Keppel Data Centres Holding announced in 2019 that it started to explore floating data center in Singapore. Now, the company shifted the next step by signing two agreements. One of the deals is with Toll Group to study the feasibility of developing a floating data center park (FDCP), the other with Royal Vopak is to explore the use of LNG-to-power infrastructure in Singapore.
A waterborne facility
Keppel’s interest in the concept of a floating data center has a long history. First, the company has invested US$10 million into waterborne data center startup Nautilus Data Technologies in 2017. Two years later, Keppel began to look for nearshore locations to build the floating data center. Keppel Data Centers has a presence of 37 years in Singapore.
According to a Keppel Data Centres spokesperson, the company is still looking for the most suitable technology for the waterborne facility. Nautilus’ technology is one of the options among other technologies. The FDCP’s new modules will be fabricated in controlled environments like the yards of Keppel Offshore & Marine and plugged into the floating structure.
Wong Wai Meng, the CEO of Keppel Data Centres, shared details about FDCP,
“Our FDCP concept will feature a modular design, which can be scaled up quickly according to customers’ demand. Fabrication of floating data centers can be done quickly and cost-effectively in controlled environments such as Keppel Offshore & Marine’s yards and deployed in a ‘plug-and-play’ manner.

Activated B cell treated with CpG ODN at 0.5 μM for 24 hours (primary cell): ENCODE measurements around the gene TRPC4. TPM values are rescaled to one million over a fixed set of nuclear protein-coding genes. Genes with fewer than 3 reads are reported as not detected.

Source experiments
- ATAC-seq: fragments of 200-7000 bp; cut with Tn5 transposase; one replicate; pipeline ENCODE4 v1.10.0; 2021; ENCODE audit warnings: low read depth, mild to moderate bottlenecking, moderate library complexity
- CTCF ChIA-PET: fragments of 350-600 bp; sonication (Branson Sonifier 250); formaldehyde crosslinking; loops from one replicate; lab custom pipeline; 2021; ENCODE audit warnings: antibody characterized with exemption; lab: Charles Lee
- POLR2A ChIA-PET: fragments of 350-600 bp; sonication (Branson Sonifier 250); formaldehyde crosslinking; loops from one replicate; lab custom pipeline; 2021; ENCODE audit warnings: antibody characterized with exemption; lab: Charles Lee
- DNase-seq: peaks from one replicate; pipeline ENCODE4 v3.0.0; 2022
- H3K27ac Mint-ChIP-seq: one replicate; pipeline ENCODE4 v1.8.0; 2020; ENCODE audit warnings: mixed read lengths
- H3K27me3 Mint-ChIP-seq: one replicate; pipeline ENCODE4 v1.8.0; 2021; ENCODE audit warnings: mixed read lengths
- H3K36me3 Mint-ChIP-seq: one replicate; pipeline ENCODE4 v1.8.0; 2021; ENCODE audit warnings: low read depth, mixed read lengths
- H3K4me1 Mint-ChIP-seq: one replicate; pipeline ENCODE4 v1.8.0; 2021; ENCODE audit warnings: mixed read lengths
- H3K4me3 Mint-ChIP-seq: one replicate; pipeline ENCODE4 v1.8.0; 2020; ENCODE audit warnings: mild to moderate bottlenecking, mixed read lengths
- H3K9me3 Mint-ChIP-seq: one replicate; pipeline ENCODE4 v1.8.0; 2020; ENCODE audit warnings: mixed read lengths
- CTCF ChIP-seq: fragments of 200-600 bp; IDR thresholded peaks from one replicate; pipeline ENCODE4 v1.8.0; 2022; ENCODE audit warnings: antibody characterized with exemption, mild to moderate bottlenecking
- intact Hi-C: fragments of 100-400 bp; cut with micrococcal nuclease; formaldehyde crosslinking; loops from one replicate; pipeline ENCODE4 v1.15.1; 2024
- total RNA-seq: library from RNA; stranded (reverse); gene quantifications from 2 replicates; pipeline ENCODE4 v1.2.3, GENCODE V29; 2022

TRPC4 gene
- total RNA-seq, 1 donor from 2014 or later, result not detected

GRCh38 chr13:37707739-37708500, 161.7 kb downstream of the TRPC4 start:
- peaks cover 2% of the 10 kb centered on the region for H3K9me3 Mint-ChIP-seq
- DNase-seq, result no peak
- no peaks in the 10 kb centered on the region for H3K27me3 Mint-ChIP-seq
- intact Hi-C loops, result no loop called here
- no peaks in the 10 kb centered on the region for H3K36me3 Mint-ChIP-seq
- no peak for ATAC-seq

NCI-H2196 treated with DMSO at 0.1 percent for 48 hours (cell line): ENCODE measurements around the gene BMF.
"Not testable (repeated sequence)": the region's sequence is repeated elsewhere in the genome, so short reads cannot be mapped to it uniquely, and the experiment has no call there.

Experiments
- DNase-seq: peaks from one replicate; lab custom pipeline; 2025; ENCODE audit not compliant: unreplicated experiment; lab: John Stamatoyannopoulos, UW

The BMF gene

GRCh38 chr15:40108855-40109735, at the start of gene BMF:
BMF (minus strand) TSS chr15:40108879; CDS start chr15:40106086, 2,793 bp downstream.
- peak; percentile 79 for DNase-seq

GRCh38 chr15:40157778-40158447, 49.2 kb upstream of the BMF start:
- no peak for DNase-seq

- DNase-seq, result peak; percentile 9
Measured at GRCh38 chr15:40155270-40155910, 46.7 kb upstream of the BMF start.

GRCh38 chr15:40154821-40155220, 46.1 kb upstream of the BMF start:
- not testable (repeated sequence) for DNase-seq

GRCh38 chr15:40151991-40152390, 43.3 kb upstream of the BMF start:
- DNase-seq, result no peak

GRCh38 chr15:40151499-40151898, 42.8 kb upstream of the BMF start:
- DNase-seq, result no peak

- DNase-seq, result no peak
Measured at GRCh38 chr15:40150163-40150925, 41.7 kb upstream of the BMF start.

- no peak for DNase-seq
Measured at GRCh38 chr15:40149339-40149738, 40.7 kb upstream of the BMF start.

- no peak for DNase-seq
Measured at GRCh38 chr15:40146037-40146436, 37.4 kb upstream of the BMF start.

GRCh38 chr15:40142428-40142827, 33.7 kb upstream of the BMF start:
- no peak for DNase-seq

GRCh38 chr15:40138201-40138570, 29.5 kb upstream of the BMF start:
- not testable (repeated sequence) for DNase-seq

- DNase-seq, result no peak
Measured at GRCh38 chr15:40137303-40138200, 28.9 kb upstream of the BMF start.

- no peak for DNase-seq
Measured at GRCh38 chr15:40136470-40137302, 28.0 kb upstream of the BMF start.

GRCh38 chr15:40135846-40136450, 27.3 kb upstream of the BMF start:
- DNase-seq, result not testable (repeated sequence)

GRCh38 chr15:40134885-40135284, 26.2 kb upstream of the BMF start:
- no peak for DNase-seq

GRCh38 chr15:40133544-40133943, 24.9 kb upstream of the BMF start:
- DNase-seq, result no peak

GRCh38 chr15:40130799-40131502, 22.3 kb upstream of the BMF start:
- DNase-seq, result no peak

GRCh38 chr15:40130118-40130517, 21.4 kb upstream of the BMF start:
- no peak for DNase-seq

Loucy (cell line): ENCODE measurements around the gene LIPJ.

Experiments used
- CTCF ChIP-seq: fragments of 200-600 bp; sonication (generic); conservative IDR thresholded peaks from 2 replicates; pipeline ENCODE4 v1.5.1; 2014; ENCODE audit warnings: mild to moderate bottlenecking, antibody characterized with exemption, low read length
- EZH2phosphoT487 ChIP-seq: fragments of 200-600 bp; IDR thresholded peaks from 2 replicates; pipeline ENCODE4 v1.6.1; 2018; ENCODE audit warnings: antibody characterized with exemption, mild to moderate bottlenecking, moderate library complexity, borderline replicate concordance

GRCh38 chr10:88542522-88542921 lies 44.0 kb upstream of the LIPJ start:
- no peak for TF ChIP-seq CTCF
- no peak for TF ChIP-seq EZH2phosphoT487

This greatly reduces the construction-related carbon footprint of data centers, as well as the development costs and speed to market. Given the modular design, new floating data center modules can be readily developed and deployed to replace the older ones, while the older floating data center modules can be recycled for deployment in other locations, thus contributing to the circular economy.”
A floating data center park has many advantages including not to occupy space onshore in land-scarce Singapore, seawater for cooling. In addition to this, Keppel Data Centres has been developing another project to capture cold energy generated from the regasification of liquid natural gas (LNG) to cool data centers.
About 95 percent of Singapore’s electricity is generated with natural gas. Singapore is willing to become a regional hub for LNG trading.